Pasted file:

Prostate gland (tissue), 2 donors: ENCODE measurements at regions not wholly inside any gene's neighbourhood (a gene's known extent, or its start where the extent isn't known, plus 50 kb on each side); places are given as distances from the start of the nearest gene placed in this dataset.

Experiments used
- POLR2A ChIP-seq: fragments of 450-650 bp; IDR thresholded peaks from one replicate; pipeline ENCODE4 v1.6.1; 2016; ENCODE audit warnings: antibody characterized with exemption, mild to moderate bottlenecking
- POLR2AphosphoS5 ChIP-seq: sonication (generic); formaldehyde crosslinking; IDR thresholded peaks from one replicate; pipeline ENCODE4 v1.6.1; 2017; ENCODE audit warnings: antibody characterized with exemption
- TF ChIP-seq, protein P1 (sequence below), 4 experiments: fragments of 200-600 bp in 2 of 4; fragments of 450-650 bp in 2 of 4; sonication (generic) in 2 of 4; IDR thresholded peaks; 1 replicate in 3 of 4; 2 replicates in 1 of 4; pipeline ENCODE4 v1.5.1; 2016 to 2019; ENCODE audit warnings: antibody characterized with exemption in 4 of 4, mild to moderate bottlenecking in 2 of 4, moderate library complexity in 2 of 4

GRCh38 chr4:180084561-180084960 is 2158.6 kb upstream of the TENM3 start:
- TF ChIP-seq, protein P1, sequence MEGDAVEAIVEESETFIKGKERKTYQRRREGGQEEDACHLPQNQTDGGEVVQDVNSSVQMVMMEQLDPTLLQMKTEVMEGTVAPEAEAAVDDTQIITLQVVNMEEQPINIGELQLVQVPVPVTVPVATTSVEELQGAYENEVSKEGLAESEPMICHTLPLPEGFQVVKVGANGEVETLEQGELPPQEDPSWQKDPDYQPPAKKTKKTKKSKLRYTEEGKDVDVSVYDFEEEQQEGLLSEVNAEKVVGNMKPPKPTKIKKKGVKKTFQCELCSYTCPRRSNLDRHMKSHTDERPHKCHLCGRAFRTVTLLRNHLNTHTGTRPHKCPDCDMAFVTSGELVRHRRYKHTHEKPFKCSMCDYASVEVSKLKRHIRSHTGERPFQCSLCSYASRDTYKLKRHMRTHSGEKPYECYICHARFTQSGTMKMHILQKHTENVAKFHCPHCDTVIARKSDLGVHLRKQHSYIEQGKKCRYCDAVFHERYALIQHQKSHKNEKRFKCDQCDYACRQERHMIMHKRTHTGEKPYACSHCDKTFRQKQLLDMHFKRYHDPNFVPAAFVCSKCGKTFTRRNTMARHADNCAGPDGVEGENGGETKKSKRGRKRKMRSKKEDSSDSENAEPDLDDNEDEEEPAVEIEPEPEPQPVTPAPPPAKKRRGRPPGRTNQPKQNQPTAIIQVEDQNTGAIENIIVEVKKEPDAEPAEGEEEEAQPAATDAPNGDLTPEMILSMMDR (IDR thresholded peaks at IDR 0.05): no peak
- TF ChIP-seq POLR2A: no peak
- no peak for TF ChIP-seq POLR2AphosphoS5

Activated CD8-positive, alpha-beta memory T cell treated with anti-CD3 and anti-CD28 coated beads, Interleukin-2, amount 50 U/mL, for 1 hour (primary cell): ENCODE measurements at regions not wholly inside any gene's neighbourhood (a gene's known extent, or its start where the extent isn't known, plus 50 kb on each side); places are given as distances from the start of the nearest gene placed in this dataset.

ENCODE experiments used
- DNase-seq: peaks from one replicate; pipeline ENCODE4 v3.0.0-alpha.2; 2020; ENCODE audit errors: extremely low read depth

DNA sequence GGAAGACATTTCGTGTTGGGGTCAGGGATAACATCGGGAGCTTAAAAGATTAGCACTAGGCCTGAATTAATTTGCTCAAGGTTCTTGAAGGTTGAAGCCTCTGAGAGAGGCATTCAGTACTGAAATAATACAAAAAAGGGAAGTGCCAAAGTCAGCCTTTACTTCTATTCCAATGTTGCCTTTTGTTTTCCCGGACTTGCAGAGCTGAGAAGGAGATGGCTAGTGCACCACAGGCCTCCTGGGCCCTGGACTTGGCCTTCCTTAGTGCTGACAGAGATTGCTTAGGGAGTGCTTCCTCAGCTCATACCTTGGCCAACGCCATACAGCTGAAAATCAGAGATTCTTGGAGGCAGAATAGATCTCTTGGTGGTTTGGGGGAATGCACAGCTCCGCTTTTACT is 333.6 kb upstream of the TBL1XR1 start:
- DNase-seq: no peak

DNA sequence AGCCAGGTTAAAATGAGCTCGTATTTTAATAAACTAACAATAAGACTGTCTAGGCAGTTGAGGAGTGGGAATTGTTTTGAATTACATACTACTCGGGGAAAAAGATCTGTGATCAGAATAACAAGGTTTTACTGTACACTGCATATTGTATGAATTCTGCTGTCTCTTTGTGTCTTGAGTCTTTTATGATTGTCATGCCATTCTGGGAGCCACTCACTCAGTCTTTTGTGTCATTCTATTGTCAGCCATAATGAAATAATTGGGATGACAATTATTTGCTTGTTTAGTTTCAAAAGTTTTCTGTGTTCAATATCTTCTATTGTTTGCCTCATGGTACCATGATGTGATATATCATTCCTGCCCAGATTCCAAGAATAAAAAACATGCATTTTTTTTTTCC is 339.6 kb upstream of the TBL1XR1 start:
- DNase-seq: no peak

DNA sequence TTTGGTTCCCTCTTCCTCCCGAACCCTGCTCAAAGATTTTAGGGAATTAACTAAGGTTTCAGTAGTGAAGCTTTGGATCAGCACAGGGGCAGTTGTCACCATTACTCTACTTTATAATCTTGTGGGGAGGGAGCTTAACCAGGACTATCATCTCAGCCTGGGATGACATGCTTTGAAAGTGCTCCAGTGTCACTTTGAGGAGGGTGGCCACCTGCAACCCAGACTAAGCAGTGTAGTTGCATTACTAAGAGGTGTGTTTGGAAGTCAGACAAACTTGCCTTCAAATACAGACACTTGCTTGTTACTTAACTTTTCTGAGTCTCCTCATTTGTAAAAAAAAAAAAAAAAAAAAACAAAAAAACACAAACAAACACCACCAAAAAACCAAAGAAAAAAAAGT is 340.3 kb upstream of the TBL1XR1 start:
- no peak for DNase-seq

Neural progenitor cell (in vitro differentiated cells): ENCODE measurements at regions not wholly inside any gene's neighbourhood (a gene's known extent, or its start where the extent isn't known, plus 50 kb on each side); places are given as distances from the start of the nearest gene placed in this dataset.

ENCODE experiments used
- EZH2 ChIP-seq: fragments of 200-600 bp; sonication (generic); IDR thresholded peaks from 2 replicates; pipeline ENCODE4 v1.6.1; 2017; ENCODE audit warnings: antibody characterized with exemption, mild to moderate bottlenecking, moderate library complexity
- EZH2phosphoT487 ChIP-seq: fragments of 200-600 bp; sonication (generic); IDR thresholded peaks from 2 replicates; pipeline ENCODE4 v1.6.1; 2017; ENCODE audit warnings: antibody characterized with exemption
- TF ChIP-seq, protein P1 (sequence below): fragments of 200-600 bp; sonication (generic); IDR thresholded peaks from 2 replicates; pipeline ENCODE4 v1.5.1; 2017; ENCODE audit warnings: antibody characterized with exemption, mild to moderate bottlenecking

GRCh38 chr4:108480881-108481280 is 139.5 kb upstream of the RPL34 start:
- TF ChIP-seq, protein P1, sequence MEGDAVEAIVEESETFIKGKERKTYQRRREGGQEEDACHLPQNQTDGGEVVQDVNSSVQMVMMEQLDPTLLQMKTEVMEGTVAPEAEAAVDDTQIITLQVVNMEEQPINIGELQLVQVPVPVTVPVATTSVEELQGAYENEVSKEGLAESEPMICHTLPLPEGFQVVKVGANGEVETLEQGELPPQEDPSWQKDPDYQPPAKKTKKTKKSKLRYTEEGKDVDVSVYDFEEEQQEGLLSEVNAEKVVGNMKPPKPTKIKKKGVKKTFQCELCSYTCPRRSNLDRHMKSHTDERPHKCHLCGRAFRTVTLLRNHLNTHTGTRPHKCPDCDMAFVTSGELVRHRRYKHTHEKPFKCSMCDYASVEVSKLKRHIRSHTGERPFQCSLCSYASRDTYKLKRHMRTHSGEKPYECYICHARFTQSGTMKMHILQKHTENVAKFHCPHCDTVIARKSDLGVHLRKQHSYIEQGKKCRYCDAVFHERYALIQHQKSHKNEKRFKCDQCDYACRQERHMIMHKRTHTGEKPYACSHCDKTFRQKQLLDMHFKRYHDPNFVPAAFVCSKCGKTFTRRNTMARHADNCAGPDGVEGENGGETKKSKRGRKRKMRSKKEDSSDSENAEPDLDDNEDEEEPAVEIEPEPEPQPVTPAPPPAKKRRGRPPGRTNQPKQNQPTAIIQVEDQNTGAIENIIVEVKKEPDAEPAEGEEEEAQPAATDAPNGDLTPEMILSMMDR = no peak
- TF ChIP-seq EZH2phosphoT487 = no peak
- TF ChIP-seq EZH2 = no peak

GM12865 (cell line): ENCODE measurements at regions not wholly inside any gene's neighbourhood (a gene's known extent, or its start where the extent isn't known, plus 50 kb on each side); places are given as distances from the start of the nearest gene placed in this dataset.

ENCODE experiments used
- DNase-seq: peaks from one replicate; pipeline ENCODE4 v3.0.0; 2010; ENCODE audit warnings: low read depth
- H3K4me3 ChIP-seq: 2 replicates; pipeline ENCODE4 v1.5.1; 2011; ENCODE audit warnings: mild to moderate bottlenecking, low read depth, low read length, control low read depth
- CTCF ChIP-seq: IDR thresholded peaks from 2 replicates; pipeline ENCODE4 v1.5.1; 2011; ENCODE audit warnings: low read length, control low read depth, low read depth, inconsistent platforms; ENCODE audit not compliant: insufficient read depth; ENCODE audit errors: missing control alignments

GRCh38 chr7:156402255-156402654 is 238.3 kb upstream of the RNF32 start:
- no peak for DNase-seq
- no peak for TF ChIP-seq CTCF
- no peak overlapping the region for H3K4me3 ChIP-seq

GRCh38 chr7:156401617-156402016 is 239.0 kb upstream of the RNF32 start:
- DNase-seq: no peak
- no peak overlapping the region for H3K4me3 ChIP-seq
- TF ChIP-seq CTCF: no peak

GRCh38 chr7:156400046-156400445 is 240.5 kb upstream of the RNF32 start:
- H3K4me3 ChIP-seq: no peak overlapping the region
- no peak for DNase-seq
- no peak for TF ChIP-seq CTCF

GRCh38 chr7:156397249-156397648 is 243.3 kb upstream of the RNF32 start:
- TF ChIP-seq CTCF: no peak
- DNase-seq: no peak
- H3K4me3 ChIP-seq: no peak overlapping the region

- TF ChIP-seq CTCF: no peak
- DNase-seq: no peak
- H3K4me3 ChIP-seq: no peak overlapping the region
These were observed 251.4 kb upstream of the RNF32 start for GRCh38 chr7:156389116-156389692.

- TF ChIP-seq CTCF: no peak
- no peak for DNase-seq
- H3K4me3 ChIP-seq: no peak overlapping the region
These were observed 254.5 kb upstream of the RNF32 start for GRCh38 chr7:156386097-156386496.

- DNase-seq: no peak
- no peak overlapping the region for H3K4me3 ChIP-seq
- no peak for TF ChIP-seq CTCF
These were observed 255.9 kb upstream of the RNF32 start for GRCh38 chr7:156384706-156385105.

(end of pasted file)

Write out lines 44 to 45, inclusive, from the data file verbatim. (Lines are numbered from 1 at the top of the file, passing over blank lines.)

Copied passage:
- no peak for TF ChIP-seq CTCF

GRCh38 chr7:156397249-156397648 is 243.3 kb upstream of the RNF32 start: